Current Library: A National Demonstration Building
The building that now houses the Darby Community Public Library opened its doors in September of 2004. Costing $900,000, the 5,000 square foot structure is a national demonstration building, showcasing a new type of construction featuring small diameter roundwood for beams and trusses. It was constructed using local contractors and suppliers incorporating as many locally made supplies as possible. The furnishings were manufactured by local craftsmen and made from area timber products.
It all began with an effort to construct a restroom for library staff and customers in the 500-square foot log building that had housed the Library since the 1950’s; this building is now the Town Marshall’s office. (See next section). Initial efforts quickly snowballed into a community-wide campaign run by a dedicated group of volunteers to build a new library that would serve the entire south end of the Bitterroot Valley.
The building opened debt-free thanks in part to Forest Service grants, including R1/R4 State and Private Forestry Programs and the Forest Products Laboratory, support from the Bitterroot Resource Conservation and Development Area and the Montana Community Development Corporation, all of which promoted and facilitated small roundwood utilization. In fact, the Forest Products Laboratory Director challenged the community to “push the limits on how small diameter roundwood can be used in the structural components of buildings.”
Additionally, there were numerous fundraisers and donations by businesses and organizations throughout the Bitterroot and Missoula areas. These local efforts, along with the generous matching challenge grants from a very generous resident family made the dream of building a new library for Darby a reality.
Described as the “Sistine Chapel of Small Diameter Roundwood,” the Darby Library is an inspiring example of what partners can do when they put their minds together. The Library Board worked with area architects and engineers to create a building that is not only functional, but also reflects the culture and heritage of a timber town that once employed hundreds in five sawmills, and the spirit of the many residents that contributed in ways large and small.
Today, the library continues to grow in community use. The library provides eleven desktop computers and five laptops for public use, a free meeting room for group use, free WiFi, and multiple book collections. Serving a population of 4,300 in a 1,376 square mile area, the library is the center for community activities.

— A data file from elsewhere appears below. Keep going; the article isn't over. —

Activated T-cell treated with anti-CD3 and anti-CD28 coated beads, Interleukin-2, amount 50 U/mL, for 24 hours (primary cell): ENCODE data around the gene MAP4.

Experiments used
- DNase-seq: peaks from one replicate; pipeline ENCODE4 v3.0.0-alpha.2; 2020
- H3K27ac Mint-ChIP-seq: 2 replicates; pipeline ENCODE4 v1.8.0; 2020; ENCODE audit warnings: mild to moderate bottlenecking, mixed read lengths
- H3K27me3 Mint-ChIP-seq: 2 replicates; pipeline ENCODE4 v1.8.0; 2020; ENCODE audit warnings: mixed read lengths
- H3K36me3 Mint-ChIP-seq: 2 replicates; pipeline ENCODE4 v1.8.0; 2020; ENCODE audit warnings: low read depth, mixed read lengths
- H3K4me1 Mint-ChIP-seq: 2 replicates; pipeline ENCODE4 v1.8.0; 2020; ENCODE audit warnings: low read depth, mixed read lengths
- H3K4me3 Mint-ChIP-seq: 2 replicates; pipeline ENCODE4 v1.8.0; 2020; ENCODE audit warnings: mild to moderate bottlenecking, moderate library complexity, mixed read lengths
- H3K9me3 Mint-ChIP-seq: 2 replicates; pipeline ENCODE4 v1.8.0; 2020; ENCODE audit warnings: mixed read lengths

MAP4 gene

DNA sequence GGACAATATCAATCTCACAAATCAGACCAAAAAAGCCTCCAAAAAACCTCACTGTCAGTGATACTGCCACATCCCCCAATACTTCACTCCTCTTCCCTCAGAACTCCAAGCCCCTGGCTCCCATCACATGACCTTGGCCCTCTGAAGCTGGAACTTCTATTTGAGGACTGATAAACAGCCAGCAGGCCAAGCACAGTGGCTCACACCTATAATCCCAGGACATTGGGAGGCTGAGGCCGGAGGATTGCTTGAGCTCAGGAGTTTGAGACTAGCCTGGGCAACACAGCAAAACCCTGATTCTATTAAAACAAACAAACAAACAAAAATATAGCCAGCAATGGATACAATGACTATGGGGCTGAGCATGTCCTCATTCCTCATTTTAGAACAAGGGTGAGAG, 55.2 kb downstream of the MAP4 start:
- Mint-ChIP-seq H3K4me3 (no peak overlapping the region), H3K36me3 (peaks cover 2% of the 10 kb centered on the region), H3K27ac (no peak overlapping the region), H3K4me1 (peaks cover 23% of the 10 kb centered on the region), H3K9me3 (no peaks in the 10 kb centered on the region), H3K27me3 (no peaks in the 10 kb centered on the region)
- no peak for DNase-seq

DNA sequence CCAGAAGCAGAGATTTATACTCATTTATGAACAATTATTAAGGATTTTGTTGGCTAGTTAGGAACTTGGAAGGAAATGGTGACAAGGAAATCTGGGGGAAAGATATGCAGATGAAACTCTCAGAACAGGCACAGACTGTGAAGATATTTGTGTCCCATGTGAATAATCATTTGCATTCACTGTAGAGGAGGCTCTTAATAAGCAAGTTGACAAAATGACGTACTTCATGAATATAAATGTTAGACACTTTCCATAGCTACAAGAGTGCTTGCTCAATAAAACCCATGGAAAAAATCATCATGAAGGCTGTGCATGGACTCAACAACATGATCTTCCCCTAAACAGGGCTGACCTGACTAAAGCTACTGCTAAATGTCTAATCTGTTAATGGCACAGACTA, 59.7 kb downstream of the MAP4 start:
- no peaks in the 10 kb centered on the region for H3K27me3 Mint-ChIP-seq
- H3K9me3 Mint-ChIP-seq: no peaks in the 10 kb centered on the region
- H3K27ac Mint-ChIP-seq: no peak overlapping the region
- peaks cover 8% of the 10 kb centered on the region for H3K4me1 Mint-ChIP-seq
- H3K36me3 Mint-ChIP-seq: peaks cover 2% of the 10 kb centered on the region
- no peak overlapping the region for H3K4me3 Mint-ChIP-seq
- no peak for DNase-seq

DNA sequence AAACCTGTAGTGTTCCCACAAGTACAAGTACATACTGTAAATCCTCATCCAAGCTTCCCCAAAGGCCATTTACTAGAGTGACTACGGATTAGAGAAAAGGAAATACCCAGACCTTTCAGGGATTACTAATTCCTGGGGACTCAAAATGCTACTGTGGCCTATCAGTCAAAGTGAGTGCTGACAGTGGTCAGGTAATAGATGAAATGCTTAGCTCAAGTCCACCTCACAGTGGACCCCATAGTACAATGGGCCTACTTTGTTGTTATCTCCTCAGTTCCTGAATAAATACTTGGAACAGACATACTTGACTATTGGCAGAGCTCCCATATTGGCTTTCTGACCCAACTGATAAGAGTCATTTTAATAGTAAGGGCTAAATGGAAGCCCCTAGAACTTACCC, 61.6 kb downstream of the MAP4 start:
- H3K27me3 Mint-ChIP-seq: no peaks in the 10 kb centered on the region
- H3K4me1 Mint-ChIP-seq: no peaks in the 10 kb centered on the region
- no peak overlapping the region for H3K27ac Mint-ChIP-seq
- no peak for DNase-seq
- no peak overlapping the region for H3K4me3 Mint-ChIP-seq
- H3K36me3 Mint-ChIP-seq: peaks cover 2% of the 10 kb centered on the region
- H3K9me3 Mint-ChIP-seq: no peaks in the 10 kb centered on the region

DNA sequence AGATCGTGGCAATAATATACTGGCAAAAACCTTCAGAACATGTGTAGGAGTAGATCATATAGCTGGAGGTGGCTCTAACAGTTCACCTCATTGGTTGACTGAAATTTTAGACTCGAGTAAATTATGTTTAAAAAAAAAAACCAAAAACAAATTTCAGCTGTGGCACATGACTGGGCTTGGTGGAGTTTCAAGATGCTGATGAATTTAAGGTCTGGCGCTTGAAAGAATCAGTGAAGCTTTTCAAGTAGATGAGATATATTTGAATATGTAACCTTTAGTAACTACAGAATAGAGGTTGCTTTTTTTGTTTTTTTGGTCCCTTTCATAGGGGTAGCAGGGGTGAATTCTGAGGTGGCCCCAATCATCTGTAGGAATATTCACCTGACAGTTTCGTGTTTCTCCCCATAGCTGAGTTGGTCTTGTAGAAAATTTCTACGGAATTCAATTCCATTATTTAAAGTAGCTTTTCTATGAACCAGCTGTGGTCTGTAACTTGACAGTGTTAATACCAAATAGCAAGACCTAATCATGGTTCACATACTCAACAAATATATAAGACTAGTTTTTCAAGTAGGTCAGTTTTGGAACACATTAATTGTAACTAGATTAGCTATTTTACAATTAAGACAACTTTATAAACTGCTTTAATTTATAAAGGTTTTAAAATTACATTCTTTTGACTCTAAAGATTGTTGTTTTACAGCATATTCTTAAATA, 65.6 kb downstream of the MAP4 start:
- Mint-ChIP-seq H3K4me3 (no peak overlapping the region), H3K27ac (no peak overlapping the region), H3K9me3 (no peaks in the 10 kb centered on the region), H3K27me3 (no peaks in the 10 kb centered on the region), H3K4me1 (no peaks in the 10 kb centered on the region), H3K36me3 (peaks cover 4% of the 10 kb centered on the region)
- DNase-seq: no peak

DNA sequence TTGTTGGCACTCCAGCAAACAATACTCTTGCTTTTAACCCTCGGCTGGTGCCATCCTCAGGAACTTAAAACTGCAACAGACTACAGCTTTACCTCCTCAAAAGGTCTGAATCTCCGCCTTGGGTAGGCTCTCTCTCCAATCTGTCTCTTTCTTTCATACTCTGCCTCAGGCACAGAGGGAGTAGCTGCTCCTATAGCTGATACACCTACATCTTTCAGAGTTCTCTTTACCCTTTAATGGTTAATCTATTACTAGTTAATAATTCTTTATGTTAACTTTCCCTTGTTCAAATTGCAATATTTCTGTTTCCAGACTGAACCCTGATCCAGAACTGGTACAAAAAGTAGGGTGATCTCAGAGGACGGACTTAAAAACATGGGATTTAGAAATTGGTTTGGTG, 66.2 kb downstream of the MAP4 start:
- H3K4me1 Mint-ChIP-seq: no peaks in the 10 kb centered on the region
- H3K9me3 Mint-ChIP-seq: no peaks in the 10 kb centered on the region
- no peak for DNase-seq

Early Years: Library Began Services in 1921
The roots of the Darby Community Public Library extend back to 1921, when 12 Darby ladies organized a Literary Guild to establish a library in town. Later, the group currently known as the Darby Women’s Club, revived the idea and began offering books to be checked out monthly to community members. Sadly, for lack of a place to house the books, they were donated to the school in l938.
In 1925, Abbie Osborne, the Darby telephone operator and a voracious reader, began loaning out her extensive book collection to local residents.
In 1953, Marge Loper and Sadie Honey arranged for brightly painted bookshelves, shuffle board and nickelodeon to be placed in the Odd Fellows Hall, where teenagers were encouraged to meet and spend time. They put out the word that books were needed, and the community responded.
When a new fire hall was built, Mrs. Loper asked the Town Council if the old fire hall (a charming small log building) could be used for a library. Her request was approved. Naturally, the doors that allowed fire truck access were no longer needed. A new door and window were constructed that were much more suitable for library patrons. Books were moved from the Odd Fellows Hall to the new building by Marge Loper and Lenora Schrock. More books were donated by Abbie Osborne and the Missoula Library. When the ladies found they needed help with the bookshelves, they went to a local bar and recruited a couple of willing customers to strong-arm the shelving into the Library. The Library became official by action of the Darby Town Council in 1956. It was staffed entirely by volunteers and funded by a second-hand store.